Over the past two months, Dr. David Keeling, head of WKU’s Department of Geography and Geology, has made three international trips traveling more than 30,000 miles.
He returned on July 6 from Edinburgh, Scotland, where he presented a research paper at the annual conference of the Royal Geographical Society. With co-authors Dr. Holli Drummond, associate professor of sociology at WKU, and Dr. John Dizgun, assistant director of the Kentucky Institute for International Studies (KIIS) and adjunct faculty in the Department of Geography and Geology, Keeling presented “Accessibility and Mobility in a Conflicted City: Medellín, Colombia,” reporting on recent work on the changing fortunes of Comuna 13, a poor neighborhood sprawled up the western slopes of the Andes mountains.
While at the conference, he also attended the annual general meeting of the editorial board of the Journal of Transport Geography in his capacity as Editor for the Americas. The journal is the second leading academic transport publication in the world, with an impact factor of about 2.97 and a growing reputation for publishing cutting-edge research on the theory and practice of transport geography.
In mid-June, Dr. Keeling spent 10 days in Buenos Aires, Argentina, primarily to conduct research for a second edition of his 1995 textbook on the city. Since the original publication of the monograph for the World Cities series, Buenos Aires and Argentina have undergone profound political and economic change.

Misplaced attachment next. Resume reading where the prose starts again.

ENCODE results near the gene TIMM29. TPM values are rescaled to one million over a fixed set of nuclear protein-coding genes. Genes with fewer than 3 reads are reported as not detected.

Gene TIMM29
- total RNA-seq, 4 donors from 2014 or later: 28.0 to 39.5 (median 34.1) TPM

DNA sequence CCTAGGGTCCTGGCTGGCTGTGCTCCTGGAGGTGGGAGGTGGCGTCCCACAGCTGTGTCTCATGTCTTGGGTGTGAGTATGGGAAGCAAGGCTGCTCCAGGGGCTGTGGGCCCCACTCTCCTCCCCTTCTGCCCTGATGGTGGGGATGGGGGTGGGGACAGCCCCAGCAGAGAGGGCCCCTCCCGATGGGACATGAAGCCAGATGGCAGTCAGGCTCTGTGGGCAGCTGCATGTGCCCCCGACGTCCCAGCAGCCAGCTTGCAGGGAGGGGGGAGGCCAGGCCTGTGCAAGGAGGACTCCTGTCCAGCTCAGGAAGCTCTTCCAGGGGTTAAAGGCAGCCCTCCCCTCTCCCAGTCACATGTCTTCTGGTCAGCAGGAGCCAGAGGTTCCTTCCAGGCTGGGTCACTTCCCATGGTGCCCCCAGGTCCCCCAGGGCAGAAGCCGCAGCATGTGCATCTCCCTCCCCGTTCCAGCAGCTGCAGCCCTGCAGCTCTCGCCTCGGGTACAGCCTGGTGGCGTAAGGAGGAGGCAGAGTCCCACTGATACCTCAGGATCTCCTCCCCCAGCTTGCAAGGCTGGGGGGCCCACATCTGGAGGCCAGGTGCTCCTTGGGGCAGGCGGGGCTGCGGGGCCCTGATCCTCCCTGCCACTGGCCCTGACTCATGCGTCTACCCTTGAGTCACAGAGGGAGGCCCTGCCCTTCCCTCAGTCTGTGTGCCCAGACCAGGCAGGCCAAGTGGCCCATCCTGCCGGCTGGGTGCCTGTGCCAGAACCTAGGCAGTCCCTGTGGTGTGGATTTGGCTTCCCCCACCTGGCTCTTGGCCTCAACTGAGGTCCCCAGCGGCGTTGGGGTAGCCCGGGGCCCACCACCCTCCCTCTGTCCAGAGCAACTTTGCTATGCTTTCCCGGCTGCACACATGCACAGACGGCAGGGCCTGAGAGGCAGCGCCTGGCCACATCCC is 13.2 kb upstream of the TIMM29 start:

Dr. Keeling is revisiting many of the major themes that characterized neoliberalism and globalization in the city during the early 1990s, with the aim of further understanding the successes and failures of these policies in the aftermath of the country’s near bankruptcy in 2001-2002.
During the visit to Buenos Aires, he also led two field trips around the city for students participating in the KIIS Argentina study abroad program led by Dr. Dizgun. A highlight was an analysis of the rehabilitated Puerto Madero neighborhood, with its futuristic landscapes and apartment towers.
Finally, in late May, Dr. Keeling spent two weeks in England completing research on the Lincolnshire by-pass railway line that is slated for upgrading to accommodate increased freight traffic. Dr. Keeling is working with Robbie Doughty, a rural planner in Lincolnshire, England, with the goal of understanding the impact of route rehabilitation on the local communities along the railway. An overview of the project was published in Summer 2011 in the American Geographical Society’s journal FOCUS on Geography. Dr. Keeling and Doughty are completing a detailed review of regional freight policy and its long-term implications for the western part of Lincolnshire county.
Contact: David Keeling, (270) 745-4555.